Thursday, April 2, 2015

What I Read: February 2015

  • We Have Always Lived in the Castle - Shirley Jackson: Maybe you have to love ghost stories and the uncanny? I don't, really, and I suspect that this slim novel was destined to struggle under the weight of my expectations. The internet loves it and it has been hailed a lot recently as a rediscovered, classic piece of women's writing. It vaguely reminded me of The Turn of the Screw but is so long since I read that James that I couldn't say whether it is a testament to the quality or just how rarely I read within this kind of sub-genre. Creepy and cloying; a fairy tale gone awry.
  • So Much Pretty - Cara Hoffman: I spent the first 80% of this book appreciating the setting and general politics but not necessarily engaging with the plot. Most of the story is set in crappy, run-down, rural New York state and there is a lot of interesting wealth/class stuff, the corporatisation of American agriculture, big pharma, small town vs. big city, misogyny, rape culture... A lot of issues that I want to read about, particularly in fiction, but I kept getting distracted by the temporal/character shifts and losing momentum. I didn't give this the reading it deserved, I was super busy and reading in small chunks, and I'm not much inclined towards crime. BUT, man, the final 20% is baller. It is explosive and shocking and awesome - I could have read it on loop. The book leads up to it but you still aren't sure the author is going to go there and then she does. Very strong ending.
  • The Wild Marquis - Miranda Neville: Oh man, this was garbage! Background: I read a lot of Mills & Boon in my youth and I love Georgette Heyer with my whole heart. I have a great deal of fondness for the regency romance even if it isn't a big part of my literary diet any more. This was recommended on Tumblr by someone whose taste I trusted and it is £1.99 on Kindle so I picked it up. Mistake. The words 'quivering womb' were used. I rest my case.
  • Clariel - Garth Nix: The Old Kingdom trilogy remain some of my favourite children's/YA books ever. I re-read them within the last two or three years and they totally stand up. They're fantastic, wonderful characters and brilliant world building. So obviously I was super excited to discover that Nix was writing a prequel even though I'm not sure there has ever been a good prequel (?? Is that true? The best a speedy Google can come up with is The Hobbit, no thanks, and Wide Sargasso Sea, which is great but totally doesn't count). And Clariel isn't a disaster... I didn't dislike it - the Old Kingdom remains a fun place to play, Nix is a good writer, he sticks with an interesting heroine and he clearly has things on his mind. But it's kind of a bummer? It's not obvious why he chose to write Clariel's story unless he's planning a larger story arc and although I understand the decision to avoid a neat, shiny redemption narrative it does make the book rather sad and strange. I don't know, we'll see, I guess.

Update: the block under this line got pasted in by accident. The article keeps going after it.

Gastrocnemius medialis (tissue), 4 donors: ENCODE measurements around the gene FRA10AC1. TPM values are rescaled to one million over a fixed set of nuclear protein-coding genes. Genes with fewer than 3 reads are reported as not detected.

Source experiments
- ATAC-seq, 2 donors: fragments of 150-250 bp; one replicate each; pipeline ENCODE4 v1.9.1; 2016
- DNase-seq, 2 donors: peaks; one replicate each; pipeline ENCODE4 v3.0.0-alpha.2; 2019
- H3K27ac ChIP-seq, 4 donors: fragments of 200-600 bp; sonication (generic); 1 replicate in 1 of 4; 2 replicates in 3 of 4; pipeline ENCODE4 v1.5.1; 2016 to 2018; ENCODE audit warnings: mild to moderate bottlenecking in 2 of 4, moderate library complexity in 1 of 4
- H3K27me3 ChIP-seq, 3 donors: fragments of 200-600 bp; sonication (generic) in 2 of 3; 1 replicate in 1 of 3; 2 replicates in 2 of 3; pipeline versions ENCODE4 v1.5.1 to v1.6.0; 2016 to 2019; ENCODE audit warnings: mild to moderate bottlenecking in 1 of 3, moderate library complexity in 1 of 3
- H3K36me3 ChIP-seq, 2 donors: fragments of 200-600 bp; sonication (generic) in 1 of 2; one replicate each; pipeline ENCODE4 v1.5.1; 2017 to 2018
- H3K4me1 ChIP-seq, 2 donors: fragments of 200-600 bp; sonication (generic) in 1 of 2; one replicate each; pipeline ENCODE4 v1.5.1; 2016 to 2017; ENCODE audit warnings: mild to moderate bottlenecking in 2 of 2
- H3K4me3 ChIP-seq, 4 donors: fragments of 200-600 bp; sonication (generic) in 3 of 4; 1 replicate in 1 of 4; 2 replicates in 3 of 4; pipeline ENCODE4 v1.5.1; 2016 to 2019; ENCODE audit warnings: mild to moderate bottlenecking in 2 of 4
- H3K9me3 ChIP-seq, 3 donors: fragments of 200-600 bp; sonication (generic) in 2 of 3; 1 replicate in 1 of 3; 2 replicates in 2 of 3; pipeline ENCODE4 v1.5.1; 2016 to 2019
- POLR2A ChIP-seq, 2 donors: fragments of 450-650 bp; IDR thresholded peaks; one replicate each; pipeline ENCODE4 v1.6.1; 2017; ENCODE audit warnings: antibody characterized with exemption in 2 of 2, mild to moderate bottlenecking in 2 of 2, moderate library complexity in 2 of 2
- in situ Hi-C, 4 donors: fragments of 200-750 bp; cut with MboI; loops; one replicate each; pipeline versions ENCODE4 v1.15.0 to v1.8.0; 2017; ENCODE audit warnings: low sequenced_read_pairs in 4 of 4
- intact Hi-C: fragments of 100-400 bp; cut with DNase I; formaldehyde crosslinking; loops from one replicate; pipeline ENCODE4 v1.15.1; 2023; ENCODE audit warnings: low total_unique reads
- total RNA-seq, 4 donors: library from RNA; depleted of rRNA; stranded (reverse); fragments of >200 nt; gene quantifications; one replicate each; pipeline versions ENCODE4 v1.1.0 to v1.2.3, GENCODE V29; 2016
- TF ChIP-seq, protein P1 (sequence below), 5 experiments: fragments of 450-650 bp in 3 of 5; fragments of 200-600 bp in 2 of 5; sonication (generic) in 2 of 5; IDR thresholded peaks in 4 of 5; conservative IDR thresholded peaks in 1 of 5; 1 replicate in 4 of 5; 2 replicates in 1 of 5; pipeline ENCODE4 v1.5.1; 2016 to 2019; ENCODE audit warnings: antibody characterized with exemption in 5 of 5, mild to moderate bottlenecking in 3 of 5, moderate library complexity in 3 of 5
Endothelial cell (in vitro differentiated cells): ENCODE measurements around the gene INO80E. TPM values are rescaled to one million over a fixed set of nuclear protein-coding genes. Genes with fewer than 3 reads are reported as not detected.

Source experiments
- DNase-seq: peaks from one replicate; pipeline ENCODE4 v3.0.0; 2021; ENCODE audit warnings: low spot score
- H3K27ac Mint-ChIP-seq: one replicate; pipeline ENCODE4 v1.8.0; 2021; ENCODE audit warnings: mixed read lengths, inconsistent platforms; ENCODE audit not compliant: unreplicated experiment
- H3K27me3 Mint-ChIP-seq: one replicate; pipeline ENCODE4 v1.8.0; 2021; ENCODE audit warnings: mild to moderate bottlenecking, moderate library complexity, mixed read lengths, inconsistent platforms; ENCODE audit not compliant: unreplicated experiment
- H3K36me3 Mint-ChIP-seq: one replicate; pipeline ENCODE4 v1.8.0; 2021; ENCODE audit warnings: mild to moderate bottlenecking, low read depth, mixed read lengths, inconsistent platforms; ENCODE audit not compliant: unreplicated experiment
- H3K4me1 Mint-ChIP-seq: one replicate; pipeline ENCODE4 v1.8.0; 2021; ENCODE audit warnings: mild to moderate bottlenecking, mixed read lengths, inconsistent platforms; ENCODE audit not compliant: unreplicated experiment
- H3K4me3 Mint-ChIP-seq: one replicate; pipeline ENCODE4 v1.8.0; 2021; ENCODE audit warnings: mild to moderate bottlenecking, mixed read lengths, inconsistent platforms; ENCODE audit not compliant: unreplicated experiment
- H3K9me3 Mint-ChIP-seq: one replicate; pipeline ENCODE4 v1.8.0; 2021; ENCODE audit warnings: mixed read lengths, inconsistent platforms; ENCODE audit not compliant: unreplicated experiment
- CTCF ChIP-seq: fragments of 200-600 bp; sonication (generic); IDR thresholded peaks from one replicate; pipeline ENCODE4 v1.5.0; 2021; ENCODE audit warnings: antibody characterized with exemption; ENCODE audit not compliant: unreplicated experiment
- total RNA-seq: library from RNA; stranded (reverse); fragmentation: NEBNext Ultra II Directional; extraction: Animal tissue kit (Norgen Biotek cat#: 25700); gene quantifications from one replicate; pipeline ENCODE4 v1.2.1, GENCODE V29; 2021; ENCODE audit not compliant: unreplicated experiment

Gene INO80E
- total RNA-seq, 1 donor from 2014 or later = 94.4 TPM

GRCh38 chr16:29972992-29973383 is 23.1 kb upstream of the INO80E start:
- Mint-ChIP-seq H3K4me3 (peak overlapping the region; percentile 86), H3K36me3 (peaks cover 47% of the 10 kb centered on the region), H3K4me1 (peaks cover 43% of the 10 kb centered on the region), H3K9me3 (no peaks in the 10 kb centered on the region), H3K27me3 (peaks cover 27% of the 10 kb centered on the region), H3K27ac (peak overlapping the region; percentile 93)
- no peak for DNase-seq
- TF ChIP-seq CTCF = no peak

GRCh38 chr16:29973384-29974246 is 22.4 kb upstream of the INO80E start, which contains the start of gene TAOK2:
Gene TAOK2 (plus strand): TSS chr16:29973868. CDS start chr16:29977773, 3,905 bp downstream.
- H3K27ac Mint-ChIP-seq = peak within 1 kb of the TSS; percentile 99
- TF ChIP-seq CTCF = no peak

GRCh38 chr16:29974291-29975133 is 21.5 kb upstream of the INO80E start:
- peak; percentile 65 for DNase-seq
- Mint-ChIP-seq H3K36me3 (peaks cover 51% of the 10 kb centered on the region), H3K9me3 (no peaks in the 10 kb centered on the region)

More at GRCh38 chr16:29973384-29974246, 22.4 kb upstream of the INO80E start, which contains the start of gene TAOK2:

• On Writing - Stephen King: Well, Stephen King is man with opinions. I don't read his fiction so I suppose it is predictable that I might not always agree with his writing maxims but there is a lot of sensible advice in his (very readable) 'Memoir of the Craft'. Learn the basics, work hard, write more. Agreed! And I find there is something very companionable about reading a writer writing about writing. Also, about a third of the book is autobiography and it's really good fun, zippy and endearing. I will continue to pass on most of his books and read all of his interviews.
  • More Than This - Patrick Ness: This is such a weird book. I am a big Patrick Ness fan - I think Chaos Walking is up there with The Old Kingdom among the greatest children's/YA series/trilogies ever (N.B. I feel like there should be a permanent asterisk on the blog about His Dark Materials which is obviously THE GREATEST CHILDREN'S/YA TRILOGY EVER, incomparably and forever, on its own special, magical level). It's hard to do justice to just how weird More Than This really is, the blurb writers certainly haven't managed, but it's a very big-ideas, interesting trip. I just want to watch a thirteen year old read it. Even when I don't love them I think Ness's children's/YA books do everything that genre should in terms of challenging the reader, blowing apart their conceptions and generally fucking around in strange, un-normal places.

1 comment:

  1. On Writing is currently in my to-read stack... and I took off We Have Always Lived in the Castle because I got feedback very similar to yours - womp womp

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